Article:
Following the enjoyable-but-flawed SNES conversion of the original Final Fight and its disappointing sequel, Final Fight 3 can be viewed as Capcom's attempt to atone for its previous sins and give fans a domestic exclusive worthy of the name. Released relatively late in the lifespan of Nintendo 16-bit's console, this third entry is a genuinely innovative title with fresh ideas and some engaging gameplay — but it's far from perfect and has seen its reputation grow over time thanks to the fact that it's incredibly rare in its original cartridge form.
Final Fight 3 sees the return of Metro City mayor — and part-time street fighter — Mike Haggar, who, after defeating the evil Mad Gear gang, has decided to grow a ponytail. The introductory sequence sees him hook up with Guy from the first game, but their tender reunion is shattered by a sudden outbreak of rioting in the city, orchestrated by a new gang which has taken control of the streets thanks to the power vacuum created by Mad Gear's demise. Quick as a shot, Guy and Haggar are joined by police officer Lucia and street punk Dean, and the quartet decide to deal with this threat in the only way they know how: with their fists. If this is how Mike Haggar deals with civil unrest then it's little wonder he gets voted in year after year, despite his questionable hair.
While Final Fight 3 retains the side-scrolling pugilistic action that was present in its prequels, it fleshes out the number of moves each character has in order to make things a little more interesting. All four fighters are now capable of running attacks, and can also grapple from the rear as well. However, the most exciting addition is special moves, activated by Street Fighter II-style pad-and-button commands. During combat, a "Super" gauge fills up, and once this reaches its maximum level you can execute an incredibly potent attack which leaves your enemies bloodied and beaten. However, should you leave it too long before pulling off this move, your Super gauge empties and you have to wait for it to refill.
The four available fighters are all different enough to encourage you to play several times over in order to familiarise yourself with them all, and there's a two-player mode to further extend the longevity of the game. Furthermore, Capcom has included the option to allow the computer AI to control the second character, which means you can enjoy the multiplayer experience even when there's no one else to play with. Finally, branching pathways through each level add another layer of complexity, making this a game you can come back to many times over.
Visually, Final Fight 3 doesn't look quite as amazing as you might assume. The character design has a cartoon-like feel to it — hardly surprising when you consider that Capcom was working on the similar-looking Street Fighter Alpha series at the time — and while this may appeal to some, it doesn't have quite the same coherence and charm as the original title. Like Final Fight 2, this sequel suffers from some dismal character design, not just in terms of enemy sprites but also in look of the main characters. Mike Haggar's aforementioned hairstyle is made all the more ridiculous by his skin-tight shorts and biker boot combo — a sure sign of a man going through a particularly bad mid-life crisis. It's a far cry from the sensible shoes and trousers he wore in the very first Final Fight, to say the least.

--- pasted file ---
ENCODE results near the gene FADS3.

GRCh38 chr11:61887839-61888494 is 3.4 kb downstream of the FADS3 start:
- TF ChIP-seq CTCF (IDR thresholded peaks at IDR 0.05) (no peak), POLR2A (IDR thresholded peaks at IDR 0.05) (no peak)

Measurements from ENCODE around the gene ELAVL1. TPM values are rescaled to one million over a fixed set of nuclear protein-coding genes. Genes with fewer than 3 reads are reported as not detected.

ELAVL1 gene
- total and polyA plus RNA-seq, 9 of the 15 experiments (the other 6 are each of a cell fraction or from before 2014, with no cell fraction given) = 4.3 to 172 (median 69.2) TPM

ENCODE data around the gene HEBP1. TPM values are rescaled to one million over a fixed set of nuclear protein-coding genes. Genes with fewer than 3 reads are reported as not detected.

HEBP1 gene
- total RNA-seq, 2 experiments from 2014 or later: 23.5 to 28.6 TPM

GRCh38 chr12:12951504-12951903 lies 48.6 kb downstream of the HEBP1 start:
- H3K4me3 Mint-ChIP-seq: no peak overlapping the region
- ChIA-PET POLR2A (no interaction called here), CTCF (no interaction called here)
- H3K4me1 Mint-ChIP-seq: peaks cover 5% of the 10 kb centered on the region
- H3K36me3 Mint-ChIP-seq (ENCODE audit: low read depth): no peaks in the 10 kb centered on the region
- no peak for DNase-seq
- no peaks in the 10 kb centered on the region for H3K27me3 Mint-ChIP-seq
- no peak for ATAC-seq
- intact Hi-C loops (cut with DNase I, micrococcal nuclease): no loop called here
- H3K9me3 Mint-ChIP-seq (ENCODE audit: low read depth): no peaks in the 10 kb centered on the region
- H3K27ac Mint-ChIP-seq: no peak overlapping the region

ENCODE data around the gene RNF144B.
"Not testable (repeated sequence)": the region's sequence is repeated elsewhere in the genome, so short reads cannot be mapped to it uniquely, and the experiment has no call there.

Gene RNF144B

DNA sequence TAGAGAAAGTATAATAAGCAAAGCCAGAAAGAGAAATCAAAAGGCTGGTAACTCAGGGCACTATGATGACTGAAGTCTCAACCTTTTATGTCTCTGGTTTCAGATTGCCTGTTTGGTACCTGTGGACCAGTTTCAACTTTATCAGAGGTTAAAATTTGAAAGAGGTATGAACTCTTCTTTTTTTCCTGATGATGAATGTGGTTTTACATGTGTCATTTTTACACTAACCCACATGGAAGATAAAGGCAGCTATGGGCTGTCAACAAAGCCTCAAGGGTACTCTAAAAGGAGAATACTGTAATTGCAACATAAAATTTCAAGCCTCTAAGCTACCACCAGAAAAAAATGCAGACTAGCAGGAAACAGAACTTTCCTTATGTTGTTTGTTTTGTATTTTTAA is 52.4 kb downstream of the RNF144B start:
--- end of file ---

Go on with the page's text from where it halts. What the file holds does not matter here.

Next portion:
Another issue is the horrendous slowdown which impacts the game whenever there are more than three enemies on-screen — this is especially bad when you're playing with a friend or AI partner. We'd like to say that it only stutters when there's a lot of action, but in reality the issue manifests itself with practically every move you make and is amplified whenever you interact with destructible elements of the scenery, such as glass windows or crates. Capcom can't be blamed for the slow CPU of the SNES, but one would have hoped that by 1995 its developers could have found a way of minimising the problem. The slowdown doesn't make it unplayable, but it does crop up enough to slightly sully your enjoyment.
Final Fight 3 gets an awful lot right; the fleshed-out move-sets make the game feel like a true rival to Sega's almost peerless Streets of Rage 2, and the ability to play co-op with the AI livens things up no end. It's certainly one of the most robust and enjoyable side-scrolling brawlers on the SNES and has plenty of replay value thanks to the four main characters and branching paths. It's just a shame that Capcom has been held back by the limitations of the host hardware; slowdown is ever-present and unremitting, and you get the impression that it is only prevented from being even worse by the low number of on-screen enemies.
Despite its niggles, Final Fight 3 manages to land more punches than it misses. It's certainly the best entry on the SNES, and should be your first choice if you're looking to sample Capcom's trio of side-scrolling scrappers — however, it's a long way off being Capcom's best side-scrolling fighter, no matter what the revisionists would have you believe.